In natural menopause, the stages revealed in the STRAW study are passed in order, and the estrogen level is tried to be compensated at each stage. In surgical menopause, estrogen decreases to a minimum level since ovaries are eliminated. This situation has led us to question whether surgical menopause patients experience more severe symptoms against this non-gradual estrogen deprivation. Although there is a widespread clinical belief on this subject, no such finding was found in the only objective study investigating this issue in the literature [19]. It was shown by Aksel et al. in 1976 that there was no statistically significant difference regarding the hormonal changes between those who described vasomotor symptoms and those who did not [19]. However, in this study, the relationship between hormone levels observed in the early postoperative period and the presence of vasomotor symptoms was investigated. In our study, the mean time elapsed after the last menstrual period and after surgery was found to be 9 and 8.6 years, respectively, and no statistical difference was found between the compared groups. In addition, our study used a scale system and evaluated the severity of the vasomotor symptoms, not its presence/absence. This shows that our study is the first objective study to measure the severity of vasomotor symptoms comparatively in patients with surgical menopause and natural menopause.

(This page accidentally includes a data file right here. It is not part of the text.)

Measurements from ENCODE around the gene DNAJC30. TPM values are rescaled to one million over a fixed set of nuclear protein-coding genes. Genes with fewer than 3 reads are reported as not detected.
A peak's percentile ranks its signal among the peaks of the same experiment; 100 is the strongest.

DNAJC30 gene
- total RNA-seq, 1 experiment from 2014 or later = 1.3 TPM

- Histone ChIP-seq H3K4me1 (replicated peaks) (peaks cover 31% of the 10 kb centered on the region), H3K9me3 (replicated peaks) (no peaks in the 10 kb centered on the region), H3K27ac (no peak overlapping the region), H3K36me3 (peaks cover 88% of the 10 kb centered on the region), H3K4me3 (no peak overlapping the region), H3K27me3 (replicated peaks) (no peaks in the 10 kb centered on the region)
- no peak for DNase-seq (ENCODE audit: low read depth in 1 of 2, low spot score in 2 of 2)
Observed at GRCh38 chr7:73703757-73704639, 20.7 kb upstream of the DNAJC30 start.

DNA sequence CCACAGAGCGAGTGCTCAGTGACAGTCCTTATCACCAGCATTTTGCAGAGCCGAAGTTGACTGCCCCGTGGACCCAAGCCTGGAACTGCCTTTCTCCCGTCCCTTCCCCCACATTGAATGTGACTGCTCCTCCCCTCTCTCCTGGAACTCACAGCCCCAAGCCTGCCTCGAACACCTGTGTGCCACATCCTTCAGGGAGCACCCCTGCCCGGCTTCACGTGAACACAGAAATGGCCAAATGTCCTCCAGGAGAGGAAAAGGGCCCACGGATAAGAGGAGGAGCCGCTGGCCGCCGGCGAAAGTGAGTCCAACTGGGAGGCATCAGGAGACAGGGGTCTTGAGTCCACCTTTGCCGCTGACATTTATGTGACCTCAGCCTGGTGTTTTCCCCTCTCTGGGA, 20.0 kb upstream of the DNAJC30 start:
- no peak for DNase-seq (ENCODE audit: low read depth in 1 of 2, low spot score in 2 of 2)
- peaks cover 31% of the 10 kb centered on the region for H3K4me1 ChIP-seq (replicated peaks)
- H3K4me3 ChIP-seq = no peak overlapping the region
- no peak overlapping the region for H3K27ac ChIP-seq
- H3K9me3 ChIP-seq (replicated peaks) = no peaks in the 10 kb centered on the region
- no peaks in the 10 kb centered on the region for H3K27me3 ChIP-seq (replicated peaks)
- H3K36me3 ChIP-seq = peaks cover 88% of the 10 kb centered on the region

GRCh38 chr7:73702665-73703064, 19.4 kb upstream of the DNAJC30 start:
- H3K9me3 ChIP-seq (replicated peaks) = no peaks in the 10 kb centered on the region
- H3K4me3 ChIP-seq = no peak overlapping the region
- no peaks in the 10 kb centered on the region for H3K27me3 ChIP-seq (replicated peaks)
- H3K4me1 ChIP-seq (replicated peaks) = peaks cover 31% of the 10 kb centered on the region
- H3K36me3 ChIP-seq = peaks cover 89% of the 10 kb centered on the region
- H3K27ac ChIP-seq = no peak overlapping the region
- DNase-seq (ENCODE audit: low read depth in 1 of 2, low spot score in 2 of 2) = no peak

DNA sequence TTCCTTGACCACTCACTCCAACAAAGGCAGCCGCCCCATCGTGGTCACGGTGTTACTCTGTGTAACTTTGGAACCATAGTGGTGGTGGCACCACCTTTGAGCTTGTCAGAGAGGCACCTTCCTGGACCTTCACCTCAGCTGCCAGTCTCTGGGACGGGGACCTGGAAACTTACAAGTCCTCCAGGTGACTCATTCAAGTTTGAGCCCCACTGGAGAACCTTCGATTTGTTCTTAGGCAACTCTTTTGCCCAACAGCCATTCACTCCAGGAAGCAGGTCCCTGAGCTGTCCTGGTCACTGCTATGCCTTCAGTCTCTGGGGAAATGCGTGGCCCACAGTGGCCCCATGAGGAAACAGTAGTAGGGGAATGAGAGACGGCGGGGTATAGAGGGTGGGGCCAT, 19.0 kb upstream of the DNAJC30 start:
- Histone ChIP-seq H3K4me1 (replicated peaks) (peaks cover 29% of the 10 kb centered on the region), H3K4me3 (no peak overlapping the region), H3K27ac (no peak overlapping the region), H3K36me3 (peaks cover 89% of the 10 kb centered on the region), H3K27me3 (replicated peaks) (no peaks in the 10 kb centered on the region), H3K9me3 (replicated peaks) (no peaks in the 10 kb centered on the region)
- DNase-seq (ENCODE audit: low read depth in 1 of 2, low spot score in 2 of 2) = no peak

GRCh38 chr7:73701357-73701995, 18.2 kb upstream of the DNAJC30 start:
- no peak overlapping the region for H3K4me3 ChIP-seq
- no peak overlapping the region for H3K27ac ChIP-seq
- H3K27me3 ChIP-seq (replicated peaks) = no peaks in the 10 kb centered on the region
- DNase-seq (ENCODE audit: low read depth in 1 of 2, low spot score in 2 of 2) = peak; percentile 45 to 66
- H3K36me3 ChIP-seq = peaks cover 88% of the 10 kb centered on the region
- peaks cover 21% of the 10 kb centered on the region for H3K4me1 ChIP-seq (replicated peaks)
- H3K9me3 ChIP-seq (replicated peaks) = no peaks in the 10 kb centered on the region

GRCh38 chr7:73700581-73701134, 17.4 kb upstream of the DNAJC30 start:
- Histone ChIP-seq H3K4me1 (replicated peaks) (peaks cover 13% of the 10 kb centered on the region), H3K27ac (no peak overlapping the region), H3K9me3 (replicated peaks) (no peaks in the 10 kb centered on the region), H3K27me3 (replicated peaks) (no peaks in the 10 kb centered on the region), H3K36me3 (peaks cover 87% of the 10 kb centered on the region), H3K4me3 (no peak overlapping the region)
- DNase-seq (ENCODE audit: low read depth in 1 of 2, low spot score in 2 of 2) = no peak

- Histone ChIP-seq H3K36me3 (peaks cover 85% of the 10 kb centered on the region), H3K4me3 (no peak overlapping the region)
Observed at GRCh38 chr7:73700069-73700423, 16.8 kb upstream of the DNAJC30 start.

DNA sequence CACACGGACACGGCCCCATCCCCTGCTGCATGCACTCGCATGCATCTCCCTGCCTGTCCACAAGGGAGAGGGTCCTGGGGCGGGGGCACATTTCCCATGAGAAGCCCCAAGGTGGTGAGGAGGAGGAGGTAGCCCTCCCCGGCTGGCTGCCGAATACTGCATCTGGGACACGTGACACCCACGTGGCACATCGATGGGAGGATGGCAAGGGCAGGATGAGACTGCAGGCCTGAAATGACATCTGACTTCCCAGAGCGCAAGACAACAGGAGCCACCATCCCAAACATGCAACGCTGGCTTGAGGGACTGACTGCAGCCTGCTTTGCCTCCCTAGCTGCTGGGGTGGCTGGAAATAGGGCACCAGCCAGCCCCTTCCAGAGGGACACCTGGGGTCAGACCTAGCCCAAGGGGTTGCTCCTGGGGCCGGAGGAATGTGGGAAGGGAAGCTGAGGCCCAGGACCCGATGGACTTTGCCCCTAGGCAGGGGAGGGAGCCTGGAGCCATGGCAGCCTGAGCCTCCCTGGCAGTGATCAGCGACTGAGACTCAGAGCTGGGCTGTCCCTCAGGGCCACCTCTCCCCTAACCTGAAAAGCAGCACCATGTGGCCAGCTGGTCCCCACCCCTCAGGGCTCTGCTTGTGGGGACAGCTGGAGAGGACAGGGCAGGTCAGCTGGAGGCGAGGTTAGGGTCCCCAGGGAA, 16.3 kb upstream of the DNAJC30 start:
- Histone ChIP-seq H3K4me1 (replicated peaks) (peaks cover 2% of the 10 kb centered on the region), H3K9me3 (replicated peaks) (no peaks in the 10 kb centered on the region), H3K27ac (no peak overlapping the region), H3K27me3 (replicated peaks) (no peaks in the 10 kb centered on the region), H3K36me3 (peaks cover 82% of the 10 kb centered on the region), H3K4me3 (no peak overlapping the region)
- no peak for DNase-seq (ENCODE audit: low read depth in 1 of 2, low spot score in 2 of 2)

In the current study, statistically significantly higher scores were detected in MRS somatic subgroup, psychological subgroup, and total symptom scores in surgical menopause patients compared to natural menopause patients (p = 0.01; p = 0.001; p = 0.00, respectively). No statistical difference was observed between groups only in the urogenital subgroup. The components of this subgroup include sexual problems, bladder problems, and vaginal dryness. The findings of sexual function and menopausal type studies in the literature are also supported by our study. For example, in the study published by Bıldırcın et al. in 2020 [20], it was shown that there was no significant difference regarding sexual function in patients with surgical menopause compared to patients with natural menopause. This finding corresponds to the result of our study. However, no studies were found in the literature investigating the other two components in menopause type. This study has the property of being the first study that shows no statistical significance between menopause type and bladder problems and vaginal dryness.